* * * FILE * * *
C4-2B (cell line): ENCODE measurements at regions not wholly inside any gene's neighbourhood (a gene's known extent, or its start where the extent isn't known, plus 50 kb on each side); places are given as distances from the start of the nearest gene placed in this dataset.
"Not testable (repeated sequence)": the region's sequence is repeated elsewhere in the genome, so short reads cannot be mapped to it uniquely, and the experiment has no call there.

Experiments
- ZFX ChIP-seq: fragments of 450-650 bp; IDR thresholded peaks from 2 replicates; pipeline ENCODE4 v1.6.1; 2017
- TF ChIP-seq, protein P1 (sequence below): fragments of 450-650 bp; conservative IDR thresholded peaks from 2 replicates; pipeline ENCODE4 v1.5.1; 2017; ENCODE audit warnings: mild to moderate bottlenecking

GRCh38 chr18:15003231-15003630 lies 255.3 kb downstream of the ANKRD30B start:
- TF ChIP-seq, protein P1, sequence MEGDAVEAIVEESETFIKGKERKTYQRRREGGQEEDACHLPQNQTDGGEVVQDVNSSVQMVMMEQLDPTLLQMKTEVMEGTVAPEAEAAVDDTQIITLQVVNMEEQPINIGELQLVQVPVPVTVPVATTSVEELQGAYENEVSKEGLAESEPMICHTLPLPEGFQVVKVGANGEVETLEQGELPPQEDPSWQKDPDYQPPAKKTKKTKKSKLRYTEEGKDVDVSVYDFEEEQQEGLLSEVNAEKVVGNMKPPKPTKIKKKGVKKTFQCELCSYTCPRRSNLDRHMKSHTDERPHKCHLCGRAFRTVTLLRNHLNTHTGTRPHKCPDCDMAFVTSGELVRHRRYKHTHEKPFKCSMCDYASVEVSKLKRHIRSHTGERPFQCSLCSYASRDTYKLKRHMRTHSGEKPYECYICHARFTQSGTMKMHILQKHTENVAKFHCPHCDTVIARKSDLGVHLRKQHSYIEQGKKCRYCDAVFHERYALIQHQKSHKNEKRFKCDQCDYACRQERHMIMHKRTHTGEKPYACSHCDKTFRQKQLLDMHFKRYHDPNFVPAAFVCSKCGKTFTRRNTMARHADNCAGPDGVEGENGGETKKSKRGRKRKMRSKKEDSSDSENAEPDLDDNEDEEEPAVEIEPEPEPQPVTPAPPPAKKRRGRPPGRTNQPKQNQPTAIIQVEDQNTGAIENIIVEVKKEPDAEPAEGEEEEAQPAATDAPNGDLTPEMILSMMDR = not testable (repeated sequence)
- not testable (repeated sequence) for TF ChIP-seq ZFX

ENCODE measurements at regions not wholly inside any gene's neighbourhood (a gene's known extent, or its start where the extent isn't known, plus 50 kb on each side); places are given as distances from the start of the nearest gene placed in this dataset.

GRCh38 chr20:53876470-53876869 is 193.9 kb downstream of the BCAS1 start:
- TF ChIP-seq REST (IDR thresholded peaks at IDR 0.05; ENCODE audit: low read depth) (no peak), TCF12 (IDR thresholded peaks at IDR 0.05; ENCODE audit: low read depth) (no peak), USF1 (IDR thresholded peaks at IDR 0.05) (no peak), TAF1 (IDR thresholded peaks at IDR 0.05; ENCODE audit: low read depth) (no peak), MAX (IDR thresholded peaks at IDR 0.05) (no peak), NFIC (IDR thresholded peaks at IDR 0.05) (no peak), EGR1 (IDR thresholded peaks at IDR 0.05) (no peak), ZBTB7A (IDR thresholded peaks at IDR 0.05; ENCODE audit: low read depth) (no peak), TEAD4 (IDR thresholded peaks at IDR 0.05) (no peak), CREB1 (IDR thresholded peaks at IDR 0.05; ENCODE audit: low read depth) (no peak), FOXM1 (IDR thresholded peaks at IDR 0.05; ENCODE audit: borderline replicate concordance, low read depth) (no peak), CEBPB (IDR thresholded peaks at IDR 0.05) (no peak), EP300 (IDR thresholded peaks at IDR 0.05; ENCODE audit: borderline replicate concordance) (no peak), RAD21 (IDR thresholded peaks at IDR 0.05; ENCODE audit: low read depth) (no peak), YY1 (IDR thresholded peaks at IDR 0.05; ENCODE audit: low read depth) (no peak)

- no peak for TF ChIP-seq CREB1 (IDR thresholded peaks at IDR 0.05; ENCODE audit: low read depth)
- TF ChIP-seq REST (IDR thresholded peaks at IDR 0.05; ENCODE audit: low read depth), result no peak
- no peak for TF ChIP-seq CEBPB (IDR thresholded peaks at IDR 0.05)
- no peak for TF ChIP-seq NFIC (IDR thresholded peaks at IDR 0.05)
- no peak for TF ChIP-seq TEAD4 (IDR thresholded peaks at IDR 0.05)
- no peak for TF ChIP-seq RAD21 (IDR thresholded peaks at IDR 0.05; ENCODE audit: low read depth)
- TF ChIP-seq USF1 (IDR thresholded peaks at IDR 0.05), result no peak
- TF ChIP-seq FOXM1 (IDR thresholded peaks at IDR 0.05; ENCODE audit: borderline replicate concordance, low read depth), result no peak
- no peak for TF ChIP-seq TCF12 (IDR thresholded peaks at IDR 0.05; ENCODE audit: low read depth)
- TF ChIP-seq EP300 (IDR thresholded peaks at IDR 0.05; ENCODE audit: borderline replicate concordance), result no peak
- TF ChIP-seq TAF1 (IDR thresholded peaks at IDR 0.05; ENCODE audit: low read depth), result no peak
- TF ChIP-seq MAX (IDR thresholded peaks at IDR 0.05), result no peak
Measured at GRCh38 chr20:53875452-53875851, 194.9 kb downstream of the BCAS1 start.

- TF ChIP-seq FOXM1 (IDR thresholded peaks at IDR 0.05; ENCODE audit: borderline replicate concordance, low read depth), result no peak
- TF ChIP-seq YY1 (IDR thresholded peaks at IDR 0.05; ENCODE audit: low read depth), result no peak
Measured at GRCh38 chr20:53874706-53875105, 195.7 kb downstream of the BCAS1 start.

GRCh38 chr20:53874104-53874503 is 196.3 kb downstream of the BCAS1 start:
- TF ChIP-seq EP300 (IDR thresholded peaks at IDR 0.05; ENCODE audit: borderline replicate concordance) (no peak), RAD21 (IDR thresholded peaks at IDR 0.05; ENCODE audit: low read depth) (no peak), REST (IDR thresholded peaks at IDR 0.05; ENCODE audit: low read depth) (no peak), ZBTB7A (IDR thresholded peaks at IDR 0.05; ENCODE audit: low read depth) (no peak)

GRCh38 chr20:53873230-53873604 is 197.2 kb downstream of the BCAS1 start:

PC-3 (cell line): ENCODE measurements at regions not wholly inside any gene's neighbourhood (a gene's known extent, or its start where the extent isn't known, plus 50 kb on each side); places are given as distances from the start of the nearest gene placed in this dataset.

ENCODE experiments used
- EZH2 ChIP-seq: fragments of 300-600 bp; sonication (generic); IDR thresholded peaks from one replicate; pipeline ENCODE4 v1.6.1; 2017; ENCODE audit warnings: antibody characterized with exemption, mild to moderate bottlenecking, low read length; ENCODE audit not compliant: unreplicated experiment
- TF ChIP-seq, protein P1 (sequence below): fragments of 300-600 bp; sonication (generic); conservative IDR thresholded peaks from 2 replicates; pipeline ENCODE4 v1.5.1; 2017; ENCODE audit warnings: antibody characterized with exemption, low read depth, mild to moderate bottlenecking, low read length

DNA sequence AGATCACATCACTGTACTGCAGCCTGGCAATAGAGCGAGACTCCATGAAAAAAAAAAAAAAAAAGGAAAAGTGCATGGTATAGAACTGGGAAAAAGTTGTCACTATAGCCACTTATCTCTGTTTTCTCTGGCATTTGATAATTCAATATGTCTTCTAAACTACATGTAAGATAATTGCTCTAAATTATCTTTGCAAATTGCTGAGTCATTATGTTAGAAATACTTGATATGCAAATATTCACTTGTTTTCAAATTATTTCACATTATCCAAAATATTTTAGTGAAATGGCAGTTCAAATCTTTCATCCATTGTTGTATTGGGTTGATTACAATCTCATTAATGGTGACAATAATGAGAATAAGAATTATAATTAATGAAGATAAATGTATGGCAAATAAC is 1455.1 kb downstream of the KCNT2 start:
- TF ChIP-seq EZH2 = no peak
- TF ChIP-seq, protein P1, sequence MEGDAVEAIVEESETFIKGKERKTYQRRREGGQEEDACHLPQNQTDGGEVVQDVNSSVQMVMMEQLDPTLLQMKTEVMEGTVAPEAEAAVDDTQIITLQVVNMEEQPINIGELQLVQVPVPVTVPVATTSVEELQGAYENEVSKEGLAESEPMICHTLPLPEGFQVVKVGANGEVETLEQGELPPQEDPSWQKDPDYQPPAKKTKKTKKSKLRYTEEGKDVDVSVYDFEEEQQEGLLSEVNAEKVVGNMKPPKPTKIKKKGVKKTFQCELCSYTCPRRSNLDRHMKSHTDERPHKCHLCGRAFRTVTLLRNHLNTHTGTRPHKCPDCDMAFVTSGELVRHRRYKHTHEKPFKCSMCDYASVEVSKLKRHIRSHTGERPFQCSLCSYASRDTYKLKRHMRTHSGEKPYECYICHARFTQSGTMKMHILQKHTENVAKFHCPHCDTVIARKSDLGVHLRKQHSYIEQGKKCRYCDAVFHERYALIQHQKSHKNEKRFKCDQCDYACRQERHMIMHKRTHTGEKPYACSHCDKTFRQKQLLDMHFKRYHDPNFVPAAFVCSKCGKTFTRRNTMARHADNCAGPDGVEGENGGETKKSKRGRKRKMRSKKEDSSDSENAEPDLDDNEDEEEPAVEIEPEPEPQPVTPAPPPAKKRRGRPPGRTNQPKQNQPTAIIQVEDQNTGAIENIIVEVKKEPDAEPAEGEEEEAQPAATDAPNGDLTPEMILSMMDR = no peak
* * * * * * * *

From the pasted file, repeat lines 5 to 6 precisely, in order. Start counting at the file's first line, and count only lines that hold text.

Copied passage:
- TF ChIP-seq, protein P1 (sequence below): fragments of 450-650 bp; conservative IDR thresholded peaks from 2 replicates; pipeline ENCODE4 v1.5.1; 2017; ENCODE audit warnings: mild to moderate bottlenecking

GRCh38 chr18:15003231-15003630 lies 255.3 kb downstream of the ANKRD30B start: